Katherine Gilks, Projects/Outreach Coordinator

In Orthodox Christianity, the new liturgical year starts September 1. In Judaism, the new year is in September. (For anyone interested, here is Wikipedia's list of New Year dates.

In a more secular sense, autumn is the time of harvests. While we can think of this as an ending, it is also the start of preparing the land for the new season. The autumn harvest is what carries us through the winter and spring. Food grown in the "old year" is what gets us through the new one. Autumn has been a popular season for weddings. 

In modern times, September is the start of the school year and thus a time of new beginnings for young people. Relating to this, while many beaches, waterparks, museums, historical sites, parks, etc. start to shut down or move into "off-season" mode, the majority of businesses and organisations also move into a more regular routine as their employees return from holidays. From a commercial perspective, companies turn from marketing "summer" (something seen as a precious commodity in Canada's temperate climate) to marketing "Christmas" (or at least winter coziness).

September is thus a time of re-establishing routines, but not this year.

If anything, 2020 has been a year of constantly establishing new routines. (I personally dislike the phrase "new normal" because "normal" implies a more lasting change.) Lockdowns, shutdowns, quarantines, and stay-at-home orders led us to create new routines for our lives. We got used to working from home, establishing routines as we did so. Going back to the office for many of us seems bizarre as new routines need to be established or old ones resumed. Going back to school will certainly feel different for everyone involved, especially for students. The COVID-19 pandemic has led to many new routines: masks, one-way arrows, physical distancing, online meetings, hand sanitizer stations, etc. Now it has also led to changes such as new school calendars. 

But the pandemic has unfortunately set humanity back in thinking of the "long future" versus the immediate future. Back in January, I mentioned how I wanted to be more environmentally conscious this year. One of my observations was "for at least two generations, plastic has equalled cleanliness in our minds. We have become accustomed to our plastic straws (so that we do not have to drink from a glass that someone else has used, even though it has been washed) and our plastic-wrapped food. Our shiny new products come covered in plastic so that there is nary a dust speck on them when we take them out of the box." Sadly, our "plastic = clean" minset has led to a decline in non-plastic bag use, a proliferation of disposable/non-biodegradable cups, and a general sense that we need to put environmental sustainability on the back burner because our immediate health is more important. Thankfully, I am noticing more companies are accepting reusable shopping bags again and are trying to find ways to integrate both physical health concerns and environmental sustainability.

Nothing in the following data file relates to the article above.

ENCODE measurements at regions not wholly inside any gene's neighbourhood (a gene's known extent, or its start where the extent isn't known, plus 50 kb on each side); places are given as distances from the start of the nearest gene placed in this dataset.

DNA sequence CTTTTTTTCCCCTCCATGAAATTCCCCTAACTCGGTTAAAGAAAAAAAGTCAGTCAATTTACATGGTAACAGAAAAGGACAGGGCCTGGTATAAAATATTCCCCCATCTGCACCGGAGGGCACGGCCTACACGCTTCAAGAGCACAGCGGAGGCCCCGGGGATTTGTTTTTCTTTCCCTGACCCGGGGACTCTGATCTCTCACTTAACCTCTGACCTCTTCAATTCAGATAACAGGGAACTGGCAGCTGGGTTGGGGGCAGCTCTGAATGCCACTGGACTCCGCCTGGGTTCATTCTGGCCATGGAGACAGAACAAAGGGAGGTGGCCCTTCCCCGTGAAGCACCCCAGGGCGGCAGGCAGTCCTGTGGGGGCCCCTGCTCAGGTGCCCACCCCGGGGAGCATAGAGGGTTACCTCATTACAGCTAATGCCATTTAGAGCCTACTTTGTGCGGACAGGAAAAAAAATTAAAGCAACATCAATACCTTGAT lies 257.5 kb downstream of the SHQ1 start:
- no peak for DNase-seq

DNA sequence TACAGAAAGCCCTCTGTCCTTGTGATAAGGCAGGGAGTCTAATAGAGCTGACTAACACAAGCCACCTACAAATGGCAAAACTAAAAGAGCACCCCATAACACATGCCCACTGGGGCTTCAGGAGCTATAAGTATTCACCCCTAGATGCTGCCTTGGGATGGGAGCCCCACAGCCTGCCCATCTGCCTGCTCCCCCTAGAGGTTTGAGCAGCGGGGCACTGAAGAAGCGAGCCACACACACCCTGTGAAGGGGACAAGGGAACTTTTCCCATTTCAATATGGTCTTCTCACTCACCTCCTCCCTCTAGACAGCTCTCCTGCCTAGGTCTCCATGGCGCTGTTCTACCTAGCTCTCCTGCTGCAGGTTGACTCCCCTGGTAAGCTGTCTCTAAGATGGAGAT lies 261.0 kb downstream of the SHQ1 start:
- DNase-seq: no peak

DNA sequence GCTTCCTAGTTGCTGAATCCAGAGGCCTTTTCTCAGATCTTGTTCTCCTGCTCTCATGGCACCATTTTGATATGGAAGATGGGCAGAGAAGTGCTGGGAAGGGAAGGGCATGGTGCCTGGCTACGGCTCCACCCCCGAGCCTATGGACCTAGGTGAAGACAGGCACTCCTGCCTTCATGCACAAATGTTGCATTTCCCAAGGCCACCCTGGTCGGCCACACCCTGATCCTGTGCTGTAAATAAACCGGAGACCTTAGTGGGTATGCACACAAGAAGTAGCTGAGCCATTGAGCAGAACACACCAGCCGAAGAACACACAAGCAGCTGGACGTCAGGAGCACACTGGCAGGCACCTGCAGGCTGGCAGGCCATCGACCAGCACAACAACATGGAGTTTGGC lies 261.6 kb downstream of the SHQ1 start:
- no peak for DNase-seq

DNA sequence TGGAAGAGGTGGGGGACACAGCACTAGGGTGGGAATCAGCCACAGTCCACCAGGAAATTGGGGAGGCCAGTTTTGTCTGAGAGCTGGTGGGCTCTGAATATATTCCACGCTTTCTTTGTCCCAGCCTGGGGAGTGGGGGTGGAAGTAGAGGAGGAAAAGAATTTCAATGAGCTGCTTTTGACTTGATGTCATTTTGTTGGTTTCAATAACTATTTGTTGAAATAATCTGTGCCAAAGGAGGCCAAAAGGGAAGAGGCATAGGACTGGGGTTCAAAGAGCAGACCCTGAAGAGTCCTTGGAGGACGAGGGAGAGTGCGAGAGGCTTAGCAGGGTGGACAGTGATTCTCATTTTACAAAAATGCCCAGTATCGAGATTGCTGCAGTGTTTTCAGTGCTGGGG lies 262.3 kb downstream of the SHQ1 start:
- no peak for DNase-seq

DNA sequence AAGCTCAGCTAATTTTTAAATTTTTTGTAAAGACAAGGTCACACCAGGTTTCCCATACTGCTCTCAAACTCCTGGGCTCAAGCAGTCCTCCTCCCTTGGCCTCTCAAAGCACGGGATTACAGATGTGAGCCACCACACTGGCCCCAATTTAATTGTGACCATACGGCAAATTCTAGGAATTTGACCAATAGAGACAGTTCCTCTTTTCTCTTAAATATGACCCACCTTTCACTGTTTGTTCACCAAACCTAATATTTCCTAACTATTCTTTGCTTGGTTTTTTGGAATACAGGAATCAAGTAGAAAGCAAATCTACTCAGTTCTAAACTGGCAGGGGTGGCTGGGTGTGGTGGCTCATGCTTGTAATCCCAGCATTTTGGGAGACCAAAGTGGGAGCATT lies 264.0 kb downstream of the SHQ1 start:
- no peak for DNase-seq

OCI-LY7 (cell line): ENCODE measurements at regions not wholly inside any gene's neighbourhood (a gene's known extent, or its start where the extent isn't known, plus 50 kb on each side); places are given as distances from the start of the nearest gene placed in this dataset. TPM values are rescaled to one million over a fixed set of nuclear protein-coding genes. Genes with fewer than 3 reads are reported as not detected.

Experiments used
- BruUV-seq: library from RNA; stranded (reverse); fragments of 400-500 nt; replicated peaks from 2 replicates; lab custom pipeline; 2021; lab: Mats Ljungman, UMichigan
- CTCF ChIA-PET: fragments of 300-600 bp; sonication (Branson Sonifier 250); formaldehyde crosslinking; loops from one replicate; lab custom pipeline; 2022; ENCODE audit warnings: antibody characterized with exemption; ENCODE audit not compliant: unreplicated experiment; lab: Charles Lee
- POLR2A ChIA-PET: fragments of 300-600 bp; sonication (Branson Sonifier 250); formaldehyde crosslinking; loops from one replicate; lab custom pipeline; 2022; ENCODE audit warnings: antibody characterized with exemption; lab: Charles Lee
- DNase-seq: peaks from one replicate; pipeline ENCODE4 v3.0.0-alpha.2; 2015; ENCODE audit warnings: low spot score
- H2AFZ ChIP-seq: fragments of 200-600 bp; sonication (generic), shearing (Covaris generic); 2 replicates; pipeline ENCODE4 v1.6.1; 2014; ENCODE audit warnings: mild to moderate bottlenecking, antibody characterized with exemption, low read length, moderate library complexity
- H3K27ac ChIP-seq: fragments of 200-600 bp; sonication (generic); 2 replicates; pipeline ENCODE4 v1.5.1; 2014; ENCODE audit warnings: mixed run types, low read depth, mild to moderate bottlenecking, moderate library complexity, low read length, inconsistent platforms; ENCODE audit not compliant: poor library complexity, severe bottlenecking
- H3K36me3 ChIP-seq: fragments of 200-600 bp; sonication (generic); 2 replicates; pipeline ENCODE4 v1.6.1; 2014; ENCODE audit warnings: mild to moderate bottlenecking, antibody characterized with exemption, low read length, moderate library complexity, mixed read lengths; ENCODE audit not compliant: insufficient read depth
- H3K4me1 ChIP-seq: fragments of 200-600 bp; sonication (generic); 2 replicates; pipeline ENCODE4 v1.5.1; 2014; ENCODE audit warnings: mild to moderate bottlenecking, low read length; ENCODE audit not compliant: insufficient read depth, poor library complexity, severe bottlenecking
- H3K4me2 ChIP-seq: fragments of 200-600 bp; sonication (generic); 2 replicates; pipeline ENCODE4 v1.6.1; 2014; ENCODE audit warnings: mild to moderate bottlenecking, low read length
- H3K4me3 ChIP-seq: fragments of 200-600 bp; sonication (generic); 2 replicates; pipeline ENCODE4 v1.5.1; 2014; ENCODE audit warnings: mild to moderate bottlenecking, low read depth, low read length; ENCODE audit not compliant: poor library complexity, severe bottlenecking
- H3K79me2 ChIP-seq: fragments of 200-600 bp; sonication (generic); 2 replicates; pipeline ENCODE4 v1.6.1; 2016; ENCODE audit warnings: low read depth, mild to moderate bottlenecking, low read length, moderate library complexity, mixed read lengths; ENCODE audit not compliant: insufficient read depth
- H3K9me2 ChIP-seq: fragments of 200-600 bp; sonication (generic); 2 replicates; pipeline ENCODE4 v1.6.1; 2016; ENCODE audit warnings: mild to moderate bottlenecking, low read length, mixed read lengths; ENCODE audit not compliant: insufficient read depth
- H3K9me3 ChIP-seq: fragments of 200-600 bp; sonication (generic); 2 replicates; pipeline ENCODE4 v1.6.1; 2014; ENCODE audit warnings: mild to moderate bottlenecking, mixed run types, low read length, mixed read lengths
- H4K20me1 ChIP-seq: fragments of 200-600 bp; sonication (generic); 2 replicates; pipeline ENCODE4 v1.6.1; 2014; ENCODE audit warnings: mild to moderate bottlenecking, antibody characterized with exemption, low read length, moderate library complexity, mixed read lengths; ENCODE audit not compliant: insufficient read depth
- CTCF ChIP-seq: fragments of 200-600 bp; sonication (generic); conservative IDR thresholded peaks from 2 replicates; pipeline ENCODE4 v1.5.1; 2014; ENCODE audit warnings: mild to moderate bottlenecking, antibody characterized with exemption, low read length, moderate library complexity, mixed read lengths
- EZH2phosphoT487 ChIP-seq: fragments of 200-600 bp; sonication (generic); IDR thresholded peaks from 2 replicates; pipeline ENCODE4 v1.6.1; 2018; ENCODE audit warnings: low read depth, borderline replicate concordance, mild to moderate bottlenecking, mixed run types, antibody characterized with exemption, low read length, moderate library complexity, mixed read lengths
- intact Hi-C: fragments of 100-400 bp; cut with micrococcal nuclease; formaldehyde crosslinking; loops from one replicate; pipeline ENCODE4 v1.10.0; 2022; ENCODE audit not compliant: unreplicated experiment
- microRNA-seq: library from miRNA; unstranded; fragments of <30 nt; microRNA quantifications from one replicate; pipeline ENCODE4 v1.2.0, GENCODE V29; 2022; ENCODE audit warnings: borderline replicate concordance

Yet COVID-19 brought many other issues to the forefront of our thoughts, namely social inequalities and human rights. This has also led to new routines and changes, especially for an advocacy organisation like Heritage Saskatchewan.

From an organisational perspective, Heritage Saskatchewan has had to adapt to a lot of changes this year. We moved more of our operations online, created new projects, adapted our Heritage Fairs program for the virtual realm, and have made difficult decisions regarding future plans. Like most organisations (and individuals), we have faced the uncertainty of not being able to plan well in advance. Even as we move into new routines, we still are conscious of how little we can plan for 2020-21. Or rather, we can make several alternative and tentative plans, with the hope that at least one of the plans works out. Such is the case, for example, with the Heritage Fairs and Heritage Awards programs for 2021.

We look forward to the new year and the opportunities it will bring us.